Women’s clothing brand Roman Originals has been inundated by calls since the photo became the center of an online debate.
Europe remains the biggest e-commerce market and it’s growing rapidly.
When it comes to e-commerce, Europe is a tale of two continents. Online retail is well established in such leading European economies as the United Kingdom, Germany and France, but it’s only just getting started—through growing rapidly—in the rest of Europe. That includes in such important southern European markets as Italy and Spain, and the emerging economies of Eastern Europe, led by Russia.
Taken together the 45 nations of Europe, including the 27 countries that make up the European Union, represent the world’s biggest e-commerce market. But it’s more like Asia than the United States in the sense that retailers have to view consumers differently from one country to another.
“Europe is a loose collection of collaborating countries with different languages, laws, customer behaviors, cultures, payment preferences and currencies,” says Forrester Research Inc. principal analyst Martin Gill, who covers European e-commerce and web technology. “There are big windows of opportunity for any online retailer that can bridge these gaps and develop universal e-commerce.”
European retailers no doubt envy their U.S. counterparts who can create a single web site that can cater to all U.S. consumers, and, with a little customization, to those in Canada as well. But that’s not the case in Europe, where European consumers are wary of buying from an e-commerce site based in another country, concerned more than anything about whether they could get a problem resolved, according a recent study by management and information technology consulting firm Accenture. As a result, Accenture says, only about 9%—$27.20 billion (20.88 billion euros)—of all European e-commerce sales take place across national borders.
That’s leading such Europe 500 retailers as U.S.-based Amazon.com Inc., No. 1 in the Europe 500, and European rivals like Germany’s Otto Group (No. 2), Tesco Stores (No. 5) of the U.K., and Yoox Group of Italy (No. 80) to offer more localized web sites and online offers.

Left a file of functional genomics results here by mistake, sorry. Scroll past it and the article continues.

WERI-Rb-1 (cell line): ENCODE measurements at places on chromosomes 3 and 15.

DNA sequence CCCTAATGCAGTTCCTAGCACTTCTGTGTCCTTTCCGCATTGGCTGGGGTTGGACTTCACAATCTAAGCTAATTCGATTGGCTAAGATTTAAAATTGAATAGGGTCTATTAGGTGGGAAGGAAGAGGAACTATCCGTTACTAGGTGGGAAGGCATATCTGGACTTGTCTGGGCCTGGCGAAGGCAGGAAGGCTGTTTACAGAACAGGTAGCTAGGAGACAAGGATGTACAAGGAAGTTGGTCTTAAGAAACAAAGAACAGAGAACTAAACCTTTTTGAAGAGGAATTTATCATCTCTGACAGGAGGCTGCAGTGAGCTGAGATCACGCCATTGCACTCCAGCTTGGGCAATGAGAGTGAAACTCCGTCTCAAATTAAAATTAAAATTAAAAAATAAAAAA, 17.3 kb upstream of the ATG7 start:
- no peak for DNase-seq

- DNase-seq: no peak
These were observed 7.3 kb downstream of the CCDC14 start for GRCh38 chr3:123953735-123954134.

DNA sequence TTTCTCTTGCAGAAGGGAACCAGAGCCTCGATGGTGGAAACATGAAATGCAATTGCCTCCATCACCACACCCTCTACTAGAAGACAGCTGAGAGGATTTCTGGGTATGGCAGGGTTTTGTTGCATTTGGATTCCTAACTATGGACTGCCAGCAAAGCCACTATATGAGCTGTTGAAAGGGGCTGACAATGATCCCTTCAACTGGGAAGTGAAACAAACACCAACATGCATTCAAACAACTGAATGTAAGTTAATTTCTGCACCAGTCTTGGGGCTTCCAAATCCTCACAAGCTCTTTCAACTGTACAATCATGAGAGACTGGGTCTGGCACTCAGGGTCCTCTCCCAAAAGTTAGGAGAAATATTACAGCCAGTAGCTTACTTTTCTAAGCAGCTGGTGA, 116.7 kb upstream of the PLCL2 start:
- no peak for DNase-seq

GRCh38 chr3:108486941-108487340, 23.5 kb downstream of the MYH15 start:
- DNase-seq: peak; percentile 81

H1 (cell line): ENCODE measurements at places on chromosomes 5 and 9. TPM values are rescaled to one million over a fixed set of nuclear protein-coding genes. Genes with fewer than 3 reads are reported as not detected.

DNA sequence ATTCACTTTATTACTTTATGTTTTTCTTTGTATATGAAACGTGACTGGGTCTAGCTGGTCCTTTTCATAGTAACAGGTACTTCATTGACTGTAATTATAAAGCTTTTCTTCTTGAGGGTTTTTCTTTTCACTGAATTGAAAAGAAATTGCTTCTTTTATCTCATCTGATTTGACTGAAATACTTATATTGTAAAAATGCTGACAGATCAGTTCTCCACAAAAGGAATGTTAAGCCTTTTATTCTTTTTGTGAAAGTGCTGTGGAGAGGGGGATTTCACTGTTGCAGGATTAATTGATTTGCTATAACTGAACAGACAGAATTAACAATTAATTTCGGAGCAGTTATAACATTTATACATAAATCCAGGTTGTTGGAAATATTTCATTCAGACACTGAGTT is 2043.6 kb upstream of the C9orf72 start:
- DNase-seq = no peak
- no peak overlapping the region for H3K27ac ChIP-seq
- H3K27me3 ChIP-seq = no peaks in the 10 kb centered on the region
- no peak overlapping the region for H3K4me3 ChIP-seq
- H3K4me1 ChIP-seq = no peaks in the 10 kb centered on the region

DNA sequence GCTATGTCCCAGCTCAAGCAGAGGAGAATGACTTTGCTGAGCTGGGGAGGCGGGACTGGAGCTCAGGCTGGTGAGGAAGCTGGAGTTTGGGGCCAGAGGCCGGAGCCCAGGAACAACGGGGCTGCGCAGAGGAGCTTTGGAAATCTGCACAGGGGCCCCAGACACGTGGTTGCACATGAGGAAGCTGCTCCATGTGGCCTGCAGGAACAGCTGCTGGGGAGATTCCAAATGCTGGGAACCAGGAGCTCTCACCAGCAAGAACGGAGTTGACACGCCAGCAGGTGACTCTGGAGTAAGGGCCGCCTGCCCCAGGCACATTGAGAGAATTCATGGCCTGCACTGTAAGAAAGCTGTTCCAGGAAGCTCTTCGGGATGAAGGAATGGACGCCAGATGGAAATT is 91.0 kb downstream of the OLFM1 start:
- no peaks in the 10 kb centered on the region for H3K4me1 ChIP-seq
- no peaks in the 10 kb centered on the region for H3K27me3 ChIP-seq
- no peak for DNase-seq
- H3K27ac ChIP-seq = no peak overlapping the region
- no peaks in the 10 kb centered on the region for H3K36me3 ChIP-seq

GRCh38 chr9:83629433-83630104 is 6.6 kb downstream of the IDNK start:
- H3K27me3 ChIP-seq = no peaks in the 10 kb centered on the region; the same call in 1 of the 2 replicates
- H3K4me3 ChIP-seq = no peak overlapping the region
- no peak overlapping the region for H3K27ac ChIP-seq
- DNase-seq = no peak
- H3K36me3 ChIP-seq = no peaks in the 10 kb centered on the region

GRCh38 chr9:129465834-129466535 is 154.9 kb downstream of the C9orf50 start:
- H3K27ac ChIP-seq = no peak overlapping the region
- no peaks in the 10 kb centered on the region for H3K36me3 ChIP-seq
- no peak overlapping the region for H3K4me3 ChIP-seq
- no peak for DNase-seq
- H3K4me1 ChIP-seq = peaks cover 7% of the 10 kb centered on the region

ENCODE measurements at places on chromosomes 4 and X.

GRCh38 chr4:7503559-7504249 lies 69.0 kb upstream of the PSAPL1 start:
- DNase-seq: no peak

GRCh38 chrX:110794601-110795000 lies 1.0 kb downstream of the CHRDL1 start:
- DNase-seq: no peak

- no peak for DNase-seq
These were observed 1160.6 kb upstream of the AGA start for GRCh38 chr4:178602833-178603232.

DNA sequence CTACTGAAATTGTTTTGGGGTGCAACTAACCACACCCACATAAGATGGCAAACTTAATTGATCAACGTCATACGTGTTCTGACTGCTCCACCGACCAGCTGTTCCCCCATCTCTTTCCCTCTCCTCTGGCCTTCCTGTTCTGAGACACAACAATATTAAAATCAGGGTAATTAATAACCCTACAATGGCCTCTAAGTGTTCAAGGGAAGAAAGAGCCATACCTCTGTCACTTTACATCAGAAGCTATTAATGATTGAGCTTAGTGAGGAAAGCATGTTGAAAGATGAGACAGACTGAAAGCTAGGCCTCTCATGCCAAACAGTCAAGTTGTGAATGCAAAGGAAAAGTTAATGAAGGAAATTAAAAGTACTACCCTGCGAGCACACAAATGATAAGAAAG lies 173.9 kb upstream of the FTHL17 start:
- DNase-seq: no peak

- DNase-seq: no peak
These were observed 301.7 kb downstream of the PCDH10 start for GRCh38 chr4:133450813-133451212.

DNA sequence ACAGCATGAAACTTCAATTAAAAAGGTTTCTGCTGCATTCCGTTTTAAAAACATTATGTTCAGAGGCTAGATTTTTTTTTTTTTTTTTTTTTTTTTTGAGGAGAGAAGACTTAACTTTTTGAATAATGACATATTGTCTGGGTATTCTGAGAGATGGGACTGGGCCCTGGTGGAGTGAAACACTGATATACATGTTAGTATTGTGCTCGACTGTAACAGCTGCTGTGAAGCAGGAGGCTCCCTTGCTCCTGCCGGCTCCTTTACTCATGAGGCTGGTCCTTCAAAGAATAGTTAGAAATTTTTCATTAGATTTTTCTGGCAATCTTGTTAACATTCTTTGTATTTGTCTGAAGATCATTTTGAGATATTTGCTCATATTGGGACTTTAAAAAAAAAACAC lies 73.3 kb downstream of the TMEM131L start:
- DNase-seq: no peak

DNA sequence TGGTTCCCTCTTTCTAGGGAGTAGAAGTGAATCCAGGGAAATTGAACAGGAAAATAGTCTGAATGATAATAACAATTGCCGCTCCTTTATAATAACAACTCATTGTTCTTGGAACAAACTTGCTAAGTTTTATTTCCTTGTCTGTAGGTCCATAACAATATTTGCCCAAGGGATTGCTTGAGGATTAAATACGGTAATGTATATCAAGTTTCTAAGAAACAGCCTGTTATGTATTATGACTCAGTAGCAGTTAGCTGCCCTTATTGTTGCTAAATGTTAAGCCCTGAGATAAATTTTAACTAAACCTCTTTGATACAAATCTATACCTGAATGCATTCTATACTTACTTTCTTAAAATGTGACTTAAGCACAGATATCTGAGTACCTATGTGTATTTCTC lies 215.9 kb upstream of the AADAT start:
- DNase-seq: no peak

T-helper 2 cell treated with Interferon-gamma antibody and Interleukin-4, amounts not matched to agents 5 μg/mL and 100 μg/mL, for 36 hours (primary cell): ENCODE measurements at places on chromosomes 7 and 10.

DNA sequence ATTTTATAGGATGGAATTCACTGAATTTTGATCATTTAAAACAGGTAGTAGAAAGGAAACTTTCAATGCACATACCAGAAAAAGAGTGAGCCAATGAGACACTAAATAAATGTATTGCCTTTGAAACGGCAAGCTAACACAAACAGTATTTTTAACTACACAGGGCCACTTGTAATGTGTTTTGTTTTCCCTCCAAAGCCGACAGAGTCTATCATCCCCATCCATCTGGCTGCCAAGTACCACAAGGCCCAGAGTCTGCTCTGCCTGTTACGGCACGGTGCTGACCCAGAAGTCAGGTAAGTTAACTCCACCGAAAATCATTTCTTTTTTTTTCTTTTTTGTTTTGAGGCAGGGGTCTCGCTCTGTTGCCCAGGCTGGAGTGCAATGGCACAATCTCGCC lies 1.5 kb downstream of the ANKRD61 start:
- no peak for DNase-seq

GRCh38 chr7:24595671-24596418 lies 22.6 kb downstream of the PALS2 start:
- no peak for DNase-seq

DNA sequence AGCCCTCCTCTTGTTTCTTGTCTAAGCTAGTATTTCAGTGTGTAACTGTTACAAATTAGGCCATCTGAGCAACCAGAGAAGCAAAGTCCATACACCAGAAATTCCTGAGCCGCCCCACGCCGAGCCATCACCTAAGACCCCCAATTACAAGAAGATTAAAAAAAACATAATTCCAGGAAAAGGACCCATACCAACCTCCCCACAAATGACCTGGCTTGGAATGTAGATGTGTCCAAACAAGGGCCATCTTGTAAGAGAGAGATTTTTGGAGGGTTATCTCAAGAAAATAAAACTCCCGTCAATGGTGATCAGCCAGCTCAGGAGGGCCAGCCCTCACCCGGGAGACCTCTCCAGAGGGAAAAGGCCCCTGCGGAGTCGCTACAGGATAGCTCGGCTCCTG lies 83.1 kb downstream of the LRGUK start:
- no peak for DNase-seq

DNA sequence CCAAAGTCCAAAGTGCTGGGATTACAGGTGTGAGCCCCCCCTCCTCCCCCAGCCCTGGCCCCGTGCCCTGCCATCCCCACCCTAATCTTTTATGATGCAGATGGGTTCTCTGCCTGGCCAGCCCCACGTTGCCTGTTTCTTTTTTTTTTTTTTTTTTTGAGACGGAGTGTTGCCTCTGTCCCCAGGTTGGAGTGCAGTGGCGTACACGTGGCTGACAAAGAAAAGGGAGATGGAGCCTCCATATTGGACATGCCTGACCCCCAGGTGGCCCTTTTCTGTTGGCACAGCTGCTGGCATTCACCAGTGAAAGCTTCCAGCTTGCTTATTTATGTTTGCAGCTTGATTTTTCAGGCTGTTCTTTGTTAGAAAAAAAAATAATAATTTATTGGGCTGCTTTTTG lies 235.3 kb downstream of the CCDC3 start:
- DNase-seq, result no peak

These retailers and others in and out of the Europe 500 are seeking to benefit from the strong growth in e-commerce in Europe, despite the region’s lingering economic malaise. In 2012 European e-commerce grew 16.0% to an estimated $302.20 billion (232.17 billion euros), says research firm Centre for Retail Research. In comparison e-commerce in the U.S. grew year over 15.9% to $225.54 billion (173.26 billion euros), according to the U.S. Department of Commerce. In Asia, the world’s fastest-growing region for online retailing, 2012 e-commerce sales reached an estimated $256.50 billion (197.05 billion euros), up 31.8%, says Forrester Research.
But e-commerce is growing much faster in the east and south of Europe, than in the western markets where online shopping is far bigger. The 302 Europe 500 web merchants located in France, Germany and the United Kingdom grew their combined sales year over year 16.7% to $74.48 billion (56.93 billion euros. But other parts of Europe such as the 46 Europe 500 retailers in Italy, Spain and Portugal grew even faster to combined web sales of $5.81 billion (4.44 billion euros) in 2012, up 26.6%. The 39 Europe 500 retailers headquartered in the Czech Republic, Poland, Romania and Russia grew year over year 27.2% to $4.54 billion (3.47 billion euros). E-retailers especially see opportunity in Russia, where e-commerce sales could grow by as much as 200% over the next three years and reach $36.00 billion, says investment banking firm Morgan Stanley.
More on these and other metrics and analysis is contained in 2013 Internet Retailer Europe 500.
The 2013 Europe 500 is available in three formats: print, digital and as part of the all-new and completely updated Top500Guide.com. Information on how to order the new 2013 Europe 500 is available here.